Dark Markets: Asset Pricing and Information Transmission in Over-the-Counter Markets

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Princeton University Press, Dec 19, 2011 - Business & Economics - 128 pages

Over-the-counter (OTC) markets for derivatives, collateralized debt obligations, and repurchase agreements played a significant role in the global financial crisis. Rather than being traded through a centralized institution such as a stock exchange, OTC trades are negotiated privately between market participants who may be unaware of prices that are currently available elsewhere in the market. In these relatively opaque markets, investors can be in the dark about the most attractive available terms and who might be offering them. This opaqueness exacerbated the financial crisis, as regulators and market participants were unable to quickly assess the risks and pricing of these instruments.



Dark Markets offers a concise introduction to OTC markets by explaining key conceptual issues and modeling techniques, and by providing readers with a foundation for more advanced subjects in this field. Darrell Duffie covers the basic methods for modeling search and random matching in economies with many agents. He gives an overview of asset pricing in OTC markets with symmetric and asymmetric information, showing how information percolates through these markets as investors encounter each other over time. This book also features appendixes containing methodologies supporting the more theory-oriented of the chapters, making this the most self-contained introduction to OTC markets available.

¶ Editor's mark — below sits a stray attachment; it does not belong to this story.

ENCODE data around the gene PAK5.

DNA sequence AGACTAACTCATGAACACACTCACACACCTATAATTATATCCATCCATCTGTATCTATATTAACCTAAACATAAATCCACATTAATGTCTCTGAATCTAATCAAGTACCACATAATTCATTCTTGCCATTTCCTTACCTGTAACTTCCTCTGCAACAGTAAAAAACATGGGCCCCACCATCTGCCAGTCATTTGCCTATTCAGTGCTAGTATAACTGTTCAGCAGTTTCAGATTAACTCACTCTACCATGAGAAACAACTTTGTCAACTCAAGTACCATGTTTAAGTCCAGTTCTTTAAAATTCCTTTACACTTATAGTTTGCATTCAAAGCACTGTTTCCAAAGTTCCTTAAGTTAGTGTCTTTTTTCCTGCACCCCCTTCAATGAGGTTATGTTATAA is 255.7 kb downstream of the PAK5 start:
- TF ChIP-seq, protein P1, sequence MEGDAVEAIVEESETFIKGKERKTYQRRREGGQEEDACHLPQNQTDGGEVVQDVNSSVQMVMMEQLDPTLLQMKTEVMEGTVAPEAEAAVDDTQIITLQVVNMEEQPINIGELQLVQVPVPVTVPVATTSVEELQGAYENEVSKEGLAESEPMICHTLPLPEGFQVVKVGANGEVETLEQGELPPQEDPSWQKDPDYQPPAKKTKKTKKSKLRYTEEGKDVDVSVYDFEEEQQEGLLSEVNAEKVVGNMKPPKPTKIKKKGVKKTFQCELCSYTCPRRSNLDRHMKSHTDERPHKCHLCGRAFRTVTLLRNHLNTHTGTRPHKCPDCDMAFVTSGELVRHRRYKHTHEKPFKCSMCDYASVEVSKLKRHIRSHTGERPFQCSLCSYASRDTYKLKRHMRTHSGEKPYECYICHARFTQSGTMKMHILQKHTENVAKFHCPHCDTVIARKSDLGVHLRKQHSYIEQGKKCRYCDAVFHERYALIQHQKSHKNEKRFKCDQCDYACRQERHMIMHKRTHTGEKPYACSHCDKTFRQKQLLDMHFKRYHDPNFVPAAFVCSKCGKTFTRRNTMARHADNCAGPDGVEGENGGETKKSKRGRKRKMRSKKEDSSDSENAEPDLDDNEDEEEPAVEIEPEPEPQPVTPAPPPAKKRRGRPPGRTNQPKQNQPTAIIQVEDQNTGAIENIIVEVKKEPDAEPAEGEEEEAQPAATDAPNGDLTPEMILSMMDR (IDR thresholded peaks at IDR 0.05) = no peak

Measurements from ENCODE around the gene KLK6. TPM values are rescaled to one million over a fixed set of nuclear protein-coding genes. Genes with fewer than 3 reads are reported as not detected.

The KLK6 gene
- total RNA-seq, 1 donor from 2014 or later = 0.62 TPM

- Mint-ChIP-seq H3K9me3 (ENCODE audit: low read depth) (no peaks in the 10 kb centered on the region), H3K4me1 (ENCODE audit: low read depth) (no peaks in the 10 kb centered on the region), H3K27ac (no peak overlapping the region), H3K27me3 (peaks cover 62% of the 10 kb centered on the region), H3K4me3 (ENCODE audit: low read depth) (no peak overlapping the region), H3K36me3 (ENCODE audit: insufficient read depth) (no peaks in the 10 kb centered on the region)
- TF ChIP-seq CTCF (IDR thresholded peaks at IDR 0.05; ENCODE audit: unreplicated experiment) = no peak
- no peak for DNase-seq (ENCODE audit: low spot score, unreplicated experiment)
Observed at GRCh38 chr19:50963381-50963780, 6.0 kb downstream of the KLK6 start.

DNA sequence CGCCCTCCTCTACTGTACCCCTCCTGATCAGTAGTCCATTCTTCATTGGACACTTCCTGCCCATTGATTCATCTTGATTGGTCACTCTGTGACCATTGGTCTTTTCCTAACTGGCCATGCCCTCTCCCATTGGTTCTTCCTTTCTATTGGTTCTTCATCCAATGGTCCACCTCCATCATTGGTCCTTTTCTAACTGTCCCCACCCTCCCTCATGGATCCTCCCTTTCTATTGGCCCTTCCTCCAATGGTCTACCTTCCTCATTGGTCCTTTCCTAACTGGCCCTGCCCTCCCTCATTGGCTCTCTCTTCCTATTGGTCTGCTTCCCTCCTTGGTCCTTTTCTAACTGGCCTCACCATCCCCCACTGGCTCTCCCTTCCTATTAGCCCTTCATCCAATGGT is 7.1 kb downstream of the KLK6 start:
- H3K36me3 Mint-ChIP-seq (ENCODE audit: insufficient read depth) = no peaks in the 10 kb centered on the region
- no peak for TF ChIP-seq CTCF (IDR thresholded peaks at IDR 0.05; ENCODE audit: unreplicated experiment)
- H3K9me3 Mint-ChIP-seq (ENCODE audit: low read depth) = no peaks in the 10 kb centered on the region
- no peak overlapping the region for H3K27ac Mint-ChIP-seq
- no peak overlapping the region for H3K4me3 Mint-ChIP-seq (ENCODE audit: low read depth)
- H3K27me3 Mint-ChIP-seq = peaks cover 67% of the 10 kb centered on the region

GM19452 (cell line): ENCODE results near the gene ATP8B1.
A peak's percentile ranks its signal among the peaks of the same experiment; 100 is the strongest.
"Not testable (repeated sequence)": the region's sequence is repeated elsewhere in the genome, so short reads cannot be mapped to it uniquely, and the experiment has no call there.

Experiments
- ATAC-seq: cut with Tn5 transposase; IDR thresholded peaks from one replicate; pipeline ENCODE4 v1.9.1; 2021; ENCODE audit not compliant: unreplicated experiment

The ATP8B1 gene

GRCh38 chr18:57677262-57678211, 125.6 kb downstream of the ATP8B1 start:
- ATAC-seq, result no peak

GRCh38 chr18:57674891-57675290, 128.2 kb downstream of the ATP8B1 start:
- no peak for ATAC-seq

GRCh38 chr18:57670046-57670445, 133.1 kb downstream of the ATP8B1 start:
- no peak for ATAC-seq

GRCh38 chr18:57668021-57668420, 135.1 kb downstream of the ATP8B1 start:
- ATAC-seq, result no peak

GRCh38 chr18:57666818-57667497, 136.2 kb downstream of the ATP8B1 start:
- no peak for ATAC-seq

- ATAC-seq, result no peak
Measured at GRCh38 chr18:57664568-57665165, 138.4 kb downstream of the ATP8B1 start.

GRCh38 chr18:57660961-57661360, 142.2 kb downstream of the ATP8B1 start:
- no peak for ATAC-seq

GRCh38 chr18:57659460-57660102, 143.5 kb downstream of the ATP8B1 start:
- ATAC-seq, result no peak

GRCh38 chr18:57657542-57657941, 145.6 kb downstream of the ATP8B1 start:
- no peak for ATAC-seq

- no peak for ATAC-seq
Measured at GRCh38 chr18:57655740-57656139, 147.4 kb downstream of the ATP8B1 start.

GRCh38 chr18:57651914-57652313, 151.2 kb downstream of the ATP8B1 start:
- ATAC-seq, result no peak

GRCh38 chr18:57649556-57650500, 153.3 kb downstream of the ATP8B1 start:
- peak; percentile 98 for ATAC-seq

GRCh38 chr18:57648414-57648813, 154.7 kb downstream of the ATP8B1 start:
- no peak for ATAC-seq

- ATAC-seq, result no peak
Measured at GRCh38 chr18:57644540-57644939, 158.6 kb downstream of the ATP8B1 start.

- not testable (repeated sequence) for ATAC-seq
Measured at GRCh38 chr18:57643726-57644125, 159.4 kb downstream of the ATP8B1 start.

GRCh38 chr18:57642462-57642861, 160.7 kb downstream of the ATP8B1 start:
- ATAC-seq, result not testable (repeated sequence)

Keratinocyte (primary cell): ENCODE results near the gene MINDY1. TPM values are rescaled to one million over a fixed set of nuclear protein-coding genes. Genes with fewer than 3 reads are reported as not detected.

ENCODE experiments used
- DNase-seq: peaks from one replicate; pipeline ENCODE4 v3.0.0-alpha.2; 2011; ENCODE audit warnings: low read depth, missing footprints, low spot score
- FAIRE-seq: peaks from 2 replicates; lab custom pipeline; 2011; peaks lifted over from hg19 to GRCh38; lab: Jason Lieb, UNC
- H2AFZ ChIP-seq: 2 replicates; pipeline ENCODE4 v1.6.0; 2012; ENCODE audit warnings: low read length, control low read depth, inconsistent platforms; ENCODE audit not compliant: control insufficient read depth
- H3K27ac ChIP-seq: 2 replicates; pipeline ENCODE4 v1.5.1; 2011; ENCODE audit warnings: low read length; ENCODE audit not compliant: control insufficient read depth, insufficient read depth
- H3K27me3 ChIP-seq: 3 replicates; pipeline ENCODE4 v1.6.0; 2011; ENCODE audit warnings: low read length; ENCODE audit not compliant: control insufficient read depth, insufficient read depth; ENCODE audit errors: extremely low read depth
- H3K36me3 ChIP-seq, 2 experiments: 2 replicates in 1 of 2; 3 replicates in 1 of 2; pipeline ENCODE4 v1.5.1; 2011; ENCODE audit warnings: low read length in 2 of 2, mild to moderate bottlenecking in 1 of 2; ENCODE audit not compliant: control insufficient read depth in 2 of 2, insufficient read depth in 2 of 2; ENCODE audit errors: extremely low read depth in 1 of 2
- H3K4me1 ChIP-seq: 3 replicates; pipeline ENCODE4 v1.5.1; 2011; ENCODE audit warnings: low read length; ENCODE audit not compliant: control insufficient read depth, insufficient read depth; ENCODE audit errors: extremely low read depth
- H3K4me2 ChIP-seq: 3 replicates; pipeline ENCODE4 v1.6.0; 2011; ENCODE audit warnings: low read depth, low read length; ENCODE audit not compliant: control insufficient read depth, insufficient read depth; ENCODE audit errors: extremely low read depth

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Contents

1 OvertheCounter Markets
1
2 The Case of Federal Funds Lending
13
3 Search for Counterparties
27
4 A Simple OTC Pricing Model
42
5 Information Percolation in OTC Markets
63
A Foundations for Random Matching
79
B Counting Processes
84
Bibliography
87
Index
93
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About the author (2011)

Darrell Duffie is the Dean Witter Distinguished Professor of Finance at Stanford University's Graduate School of Business. His books include How Big Banks Fail and What to Do about It and Dynamic Asset Pricing Theory (both Princeton).

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